Who the &@#$ is Casimir Pulaski?
Granted, Polish-American Casimir Pulaski’s name is plastered all over Chicago, and we’re one of the few cities that (since 1977) officially celebrates Casimir Pulaski Day on the first Monday of March. (Only areas with high populations of Poles celebrate the holiday, and Chicago is known as Polonia, in part because it has the largest population of Poles outside of Warsaw). But who was the guy?
Casimir Pulaski was a cavalry officer born March 4, 1747 in Poland. At 15, he joined the resistance movement when Russia tried to interfere in Poland’s political affairs, eventually leading Polish troops against Russian forces. As his heroism and military genius spread throughout Europe and the world, he was quickly cast as an outlaw by Russia, and exiled to France.
There, he met Benjamin Franklin and wrote to George Washington volunteering his military services saying “I came here where freedom is being defended; to serve it, and to live or die for it.” He went on to fight brilliantly in the Battle of Brandywine Creek and others, and joined
Abe General Ben Lincoln in the successful siege to recapture Savannah from the British. After his death from injuries in that battle, he was named the “Father of the American Cavalry.” He remains one of the well-known figures of the Revolutionary War and represents the legions of non-U.S. born military heroes.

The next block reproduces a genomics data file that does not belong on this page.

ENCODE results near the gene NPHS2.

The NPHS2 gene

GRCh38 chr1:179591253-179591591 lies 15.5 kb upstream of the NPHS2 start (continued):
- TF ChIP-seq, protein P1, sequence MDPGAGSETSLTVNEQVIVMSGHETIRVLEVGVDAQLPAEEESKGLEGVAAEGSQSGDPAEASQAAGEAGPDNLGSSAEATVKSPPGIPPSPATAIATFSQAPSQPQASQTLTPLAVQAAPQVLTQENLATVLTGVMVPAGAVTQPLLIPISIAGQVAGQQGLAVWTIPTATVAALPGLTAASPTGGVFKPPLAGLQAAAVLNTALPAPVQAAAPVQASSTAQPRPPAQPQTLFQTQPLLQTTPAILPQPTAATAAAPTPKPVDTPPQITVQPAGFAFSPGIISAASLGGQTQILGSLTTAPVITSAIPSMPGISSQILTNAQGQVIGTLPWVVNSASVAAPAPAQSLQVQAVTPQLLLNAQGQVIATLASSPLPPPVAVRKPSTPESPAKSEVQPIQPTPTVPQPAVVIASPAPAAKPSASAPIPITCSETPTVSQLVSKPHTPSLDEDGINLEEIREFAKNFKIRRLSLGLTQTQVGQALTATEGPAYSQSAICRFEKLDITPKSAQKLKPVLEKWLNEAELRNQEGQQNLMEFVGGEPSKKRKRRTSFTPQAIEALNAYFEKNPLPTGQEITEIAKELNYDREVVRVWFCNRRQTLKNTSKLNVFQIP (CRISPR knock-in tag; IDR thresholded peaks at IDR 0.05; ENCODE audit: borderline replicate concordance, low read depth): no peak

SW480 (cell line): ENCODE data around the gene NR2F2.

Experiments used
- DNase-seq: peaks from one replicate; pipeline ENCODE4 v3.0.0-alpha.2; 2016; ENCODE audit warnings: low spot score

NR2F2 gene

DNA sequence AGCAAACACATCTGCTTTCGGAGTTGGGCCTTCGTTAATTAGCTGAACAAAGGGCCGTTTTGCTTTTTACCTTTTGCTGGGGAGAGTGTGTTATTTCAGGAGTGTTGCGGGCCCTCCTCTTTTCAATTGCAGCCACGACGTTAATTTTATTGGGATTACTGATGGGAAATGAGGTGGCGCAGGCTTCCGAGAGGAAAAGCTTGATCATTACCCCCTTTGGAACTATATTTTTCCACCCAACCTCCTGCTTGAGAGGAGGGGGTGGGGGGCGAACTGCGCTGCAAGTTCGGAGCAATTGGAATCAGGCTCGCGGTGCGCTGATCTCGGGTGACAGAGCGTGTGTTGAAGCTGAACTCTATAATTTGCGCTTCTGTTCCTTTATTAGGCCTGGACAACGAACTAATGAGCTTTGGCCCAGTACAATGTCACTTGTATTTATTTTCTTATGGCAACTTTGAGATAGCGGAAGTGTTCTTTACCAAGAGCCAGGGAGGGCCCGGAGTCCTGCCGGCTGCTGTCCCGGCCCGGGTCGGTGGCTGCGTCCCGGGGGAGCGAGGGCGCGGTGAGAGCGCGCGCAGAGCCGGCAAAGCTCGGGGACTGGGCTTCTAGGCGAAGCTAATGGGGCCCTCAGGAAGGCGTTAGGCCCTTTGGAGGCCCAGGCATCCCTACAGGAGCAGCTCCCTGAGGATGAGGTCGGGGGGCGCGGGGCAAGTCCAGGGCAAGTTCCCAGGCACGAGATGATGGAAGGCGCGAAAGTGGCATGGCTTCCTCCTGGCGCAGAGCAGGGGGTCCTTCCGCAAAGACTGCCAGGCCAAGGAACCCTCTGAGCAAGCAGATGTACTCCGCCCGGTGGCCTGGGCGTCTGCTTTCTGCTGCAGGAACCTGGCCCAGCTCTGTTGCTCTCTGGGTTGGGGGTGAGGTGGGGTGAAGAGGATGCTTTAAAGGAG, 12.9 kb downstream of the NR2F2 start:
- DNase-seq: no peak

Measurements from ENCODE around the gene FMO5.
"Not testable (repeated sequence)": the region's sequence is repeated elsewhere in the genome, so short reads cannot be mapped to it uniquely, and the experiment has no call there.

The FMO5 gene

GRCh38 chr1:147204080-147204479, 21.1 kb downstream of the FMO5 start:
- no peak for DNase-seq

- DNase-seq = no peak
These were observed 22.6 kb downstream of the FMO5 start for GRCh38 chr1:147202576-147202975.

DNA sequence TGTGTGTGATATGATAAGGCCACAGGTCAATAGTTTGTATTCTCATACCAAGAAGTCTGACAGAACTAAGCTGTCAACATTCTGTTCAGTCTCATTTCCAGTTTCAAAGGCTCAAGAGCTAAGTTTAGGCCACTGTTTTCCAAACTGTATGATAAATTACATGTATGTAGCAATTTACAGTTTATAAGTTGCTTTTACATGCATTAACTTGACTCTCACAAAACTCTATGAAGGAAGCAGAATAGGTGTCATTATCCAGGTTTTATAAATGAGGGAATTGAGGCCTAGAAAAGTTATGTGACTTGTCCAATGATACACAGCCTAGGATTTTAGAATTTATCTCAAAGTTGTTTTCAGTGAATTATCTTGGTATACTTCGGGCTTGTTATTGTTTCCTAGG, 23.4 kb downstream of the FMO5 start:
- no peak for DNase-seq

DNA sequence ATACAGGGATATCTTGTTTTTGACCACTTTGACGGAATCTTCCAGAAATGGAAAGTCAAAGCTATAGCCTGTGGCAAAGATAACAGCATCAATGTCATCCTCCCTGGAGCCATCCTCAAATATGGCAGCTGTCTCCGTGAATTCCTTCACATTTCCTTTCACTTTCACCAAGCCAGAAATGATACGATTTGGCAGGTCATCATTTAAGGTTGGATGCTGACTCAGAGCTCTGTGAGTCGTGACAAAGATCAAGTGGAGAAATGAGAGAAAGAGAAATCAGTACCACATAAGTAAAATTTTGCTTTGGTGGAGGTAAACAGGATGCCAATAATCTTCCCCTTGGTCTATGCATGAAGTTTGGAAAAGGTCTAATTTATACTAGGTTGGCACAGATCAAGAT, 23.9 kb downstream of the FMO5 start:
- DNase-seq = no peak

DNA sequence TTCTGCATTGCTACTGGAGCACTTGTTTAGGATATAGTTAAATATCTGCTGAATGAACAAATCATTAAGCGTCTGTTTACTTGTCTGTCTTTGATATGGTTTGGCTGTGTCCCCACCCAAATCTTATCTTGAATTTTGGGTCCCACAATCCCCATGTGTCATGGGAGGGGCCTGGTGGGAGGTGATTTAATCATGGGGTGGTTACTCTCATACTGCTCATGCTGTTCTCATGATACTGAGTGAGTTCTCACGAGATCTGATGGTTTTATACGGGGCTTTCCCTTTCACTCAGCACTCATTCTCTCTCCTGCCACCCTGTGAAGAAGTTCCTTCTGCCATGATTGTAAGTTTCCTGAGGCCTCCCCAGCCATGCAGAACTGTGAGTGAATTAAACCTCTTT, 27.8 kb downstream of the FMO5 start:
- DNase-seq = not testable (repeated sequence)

On Sunday, March 2, the Consulate General of the Republic of Poland in Chicago is holding a variety of events at Navy Pier to commemorate the day.
First, there are opening ceremonies with the Polish Scouting Association of Illinois singing US and Polish anthems and a speech by the Consul General of Poland, Zygmunt Matynia. At 2pm, there’s a folk band; then the smoky-voiced Polish jazz singer (and Green Mill regular) Grazyna Auguscik will perform at 5pm with her ensemble.
On Monday 3, the Polish Roman Catholic Union will have an “Official State of Illinois Pulaski Day Celebration” at 10am at 984 N Milwaukee Ave. It’s open to the public and will include "speeches by civic and Polonian leaders, entertainment, awards, wreath laying ceremony and reception."
BTW, this holiday is not to be confused with General Pulaski Memorial Day, which marks his death at the Siege of Savannah on October 11, 1779 and is a U.S. holiday (via presidential proclamation, GW Bush, weirdly), honoring him as a hero of the American Revolution. That one commemorates his death, not life, ya see? Also, there's a whole fiasco about his being exhumed a few years ago, and then given a huge military burial and second funeral in 2005. But anyway, happy Casimir Pulaski Day! Don't forget to eat some Polish food. (Editor's note: And drink some Polish booze!)